them reach the same high level of understanding as the rest of the class.

General Lesson Outline in Order:


1. anticipation guide to elicit opinions about story’s subject:
a. In America, everyone has the same chance to succeed as everyone else.
b. A hero is someone who succeeds at whatever he or she sets out to do.
c. Going to church every Sunday means you are a good person.
d. A model family consists of a father, a mother, and children.
e. You can usually tell what kind of person someone is by how she or he looks.
f. If someone stays away from people, he or she probably has something to hide.
g. If you’re going to be a good citizen, you should always obey all of the laws.
h. Adults always know best.
i. In America, we all know that a person is innocent of a crime until proven guilty
in a court of law. If he or she is judged guilty, we know they are truly guilty.
j. Parents are always right.
2. activating prior knowledge – elements of previously read stories that apply to current
novel
3. vocabulary frontloading before reading
4. review of previous chapters to start the thinking process
4. direct teaching of visualization as story is chunked by teacher
5. reading of story by student with emphasis on deep reading; includes re-reading
6. guided questions using Bloom’s taxonomy (from comprehension to application and
analysis questions) and Socratic Seminar – story elements are uncovered and discussed;
leave room for disagreement and personal interpretation of certain elements
7. cooperative learning with think, pair, share to answer interpretive questions at end of
novel
8. summarization and theme of novel by discussion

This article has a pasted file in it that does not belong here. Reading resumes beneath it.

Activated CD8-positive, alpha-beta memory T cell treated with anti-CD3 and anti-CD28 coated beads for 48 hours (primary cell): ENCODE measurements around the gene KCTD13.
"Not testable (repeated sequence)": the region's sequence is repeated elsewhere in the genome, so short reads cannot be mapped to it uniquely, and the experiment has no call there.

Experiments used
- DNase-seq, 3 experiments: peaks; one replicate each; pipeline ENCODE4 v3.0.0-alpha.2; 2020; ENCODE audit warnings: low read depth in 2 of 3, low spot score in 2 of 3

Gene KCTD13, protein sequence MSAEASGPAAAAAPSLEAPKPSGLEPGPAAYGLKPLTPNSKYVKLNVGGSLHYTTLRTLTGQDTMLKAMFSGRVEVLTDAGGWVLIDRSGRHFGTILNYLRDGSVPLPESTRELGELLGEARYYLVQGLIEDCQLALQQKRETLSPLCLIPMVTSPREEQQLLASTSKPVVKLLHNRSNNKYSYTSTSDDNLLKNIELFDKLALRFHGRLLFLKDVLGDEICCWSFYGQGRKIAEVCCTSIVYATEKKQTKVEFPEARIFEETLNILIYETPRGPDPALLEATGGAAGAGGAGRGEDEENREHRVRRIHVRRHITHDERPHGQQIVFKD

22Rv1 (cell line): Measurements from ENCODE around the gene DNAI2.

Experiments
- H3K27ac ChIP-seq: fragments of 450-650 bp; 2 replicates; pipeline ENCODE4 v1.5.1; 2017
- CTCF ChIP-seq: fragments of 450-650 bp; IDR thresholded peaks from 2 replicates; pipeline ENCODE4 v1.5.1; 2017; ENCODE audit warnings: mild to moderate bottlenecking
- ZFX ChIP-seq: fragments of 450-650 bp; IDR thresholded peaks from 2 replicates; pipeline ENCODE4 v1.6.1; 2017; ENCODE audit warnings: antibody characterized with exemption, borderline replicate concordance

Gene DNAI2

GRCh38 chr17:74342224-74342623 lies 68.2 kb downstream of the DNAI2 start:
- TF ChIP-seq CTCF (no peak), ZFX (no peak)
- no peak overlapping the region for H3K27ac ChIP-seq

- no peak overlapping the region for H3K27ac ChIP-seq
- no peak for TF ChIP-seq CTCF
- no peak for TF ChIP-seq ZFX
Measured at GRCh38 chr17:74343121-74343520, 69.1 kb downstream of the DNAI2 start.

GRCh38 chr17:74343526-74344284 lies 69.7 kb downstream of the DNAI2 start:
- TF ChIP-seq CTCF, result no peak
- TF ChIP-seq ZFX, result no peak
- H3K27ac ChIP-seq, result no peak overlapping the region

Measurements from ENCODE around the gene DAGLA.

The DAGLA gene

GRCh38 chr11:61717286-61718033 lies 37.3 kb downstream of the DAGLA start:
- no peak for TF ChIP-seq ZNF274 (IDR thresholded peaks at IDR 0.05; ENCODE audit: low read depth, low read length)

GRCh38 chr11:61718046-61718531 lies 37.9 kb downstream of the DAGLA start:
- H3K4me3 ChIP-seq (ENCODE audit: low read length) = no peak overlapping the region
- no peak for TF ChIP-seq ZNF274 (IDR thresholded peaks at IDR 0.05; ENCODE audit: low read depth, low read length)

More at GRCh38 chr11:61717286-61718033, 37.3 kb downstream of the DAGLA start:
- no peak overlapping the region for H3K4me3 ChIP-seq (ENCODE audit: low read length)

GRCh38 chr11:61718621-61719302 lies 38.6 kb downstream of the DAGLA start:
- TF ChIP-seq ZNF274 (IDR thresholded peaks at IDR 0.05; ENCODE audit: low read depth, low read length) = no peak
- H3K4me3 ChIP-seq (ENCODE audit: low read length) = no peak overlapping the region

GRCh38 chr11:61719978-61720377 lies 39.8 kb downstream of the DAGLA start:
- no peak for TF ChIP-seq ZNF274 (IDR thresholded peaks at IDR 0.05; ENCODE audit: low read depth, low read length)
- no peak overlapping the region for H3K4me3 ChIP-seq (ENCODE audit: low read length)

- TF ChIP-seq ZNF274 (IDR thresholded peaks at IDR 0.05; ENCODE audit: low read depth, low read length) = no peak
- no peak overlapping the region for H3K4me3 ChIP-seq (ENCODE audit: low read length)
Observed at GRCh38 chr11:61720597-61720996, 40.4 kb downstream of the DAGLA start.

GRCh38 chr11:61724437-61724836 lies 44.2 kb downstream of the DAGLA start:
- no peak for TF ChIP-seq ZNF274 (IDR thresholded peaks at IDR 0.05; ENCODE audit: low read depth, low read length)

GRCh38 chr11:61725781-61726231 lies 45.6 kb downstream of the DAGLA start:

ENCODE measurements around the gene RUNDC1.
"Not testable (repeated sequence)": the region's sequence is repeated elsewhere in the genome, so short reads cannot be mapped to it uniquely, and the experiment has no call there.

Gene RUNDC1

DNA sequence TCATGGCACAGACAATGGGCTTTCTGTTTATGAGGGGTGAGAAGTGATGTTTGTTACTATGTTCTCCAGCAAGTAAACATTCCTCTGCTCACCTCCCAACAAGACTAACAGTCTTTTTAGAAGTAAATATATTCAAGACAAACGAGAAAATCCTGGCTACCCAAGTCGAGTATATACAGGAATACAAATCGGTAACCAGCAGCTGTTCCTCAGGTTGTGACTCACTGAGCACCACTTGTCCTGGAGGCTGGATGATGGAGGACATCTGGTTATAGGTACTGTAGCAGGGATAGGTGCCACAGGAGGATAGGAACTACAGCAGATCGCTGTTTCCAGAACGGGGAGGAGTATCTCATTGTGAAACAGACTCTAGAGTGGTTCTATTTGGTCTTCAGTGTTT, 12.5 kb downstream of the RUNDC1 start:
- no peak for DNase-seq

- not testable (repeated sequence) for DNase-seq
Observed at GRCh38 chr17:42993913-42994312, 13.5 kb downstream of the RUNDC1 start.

9. story quiz/test
10. expository writing assignment to demonstrate understanding on a deep level

Assessment Profiles:
1. Daily 10 question reading quizzes are given for each chapter to assess students’ grasp
of the factual information from the chapter.

2. The final portfolio project demonstrates comprehensive knowledge of the novel on its
literal and metaphorical level has the following elements:
a. front cover that is student designed that conveys the student’s ideas of what the
novel is about using different and personal artistic elements (drawings, paintings, collage,
etc.).
b. table of contents that lists the parts of the portfolio in order

c. one page summary of the novel that doesn’t give the whole plot away but
entices other and makes them want to read the novel

d. a chapter summary sheet that lists the chapter number, the year and season of
the chapter, and a one-sentence summary of the chapter

e. six quotes from the book that are especially important in the student’s mind in
helping the reader understand the character . The page the quote appears and two to three
sentence explaining why the quote is important.

f. three paragraphs that are 6-8 sentences in length. One paragraph describes
Scout, one describes Atticus, and one describes Jem.

g. three paragraphs that are 6-8 sentences in length. The student should pick three
minor characters and write one paragraph about each of these minor characters.

h. a diary entry from the point of view of Scout or Jem telling about the trial. This
must be at least ½ page in length.

i. TKaM A to Z chart: clear, well reasoned people, places, things, or events from
the novel that correspond to the letters of the alphabet. A short phrase is needed to
explain each name, place, thing, or event.

j. back page must contain one quote by the student explaining why someone
should read TKaM. The student puts his/her name here.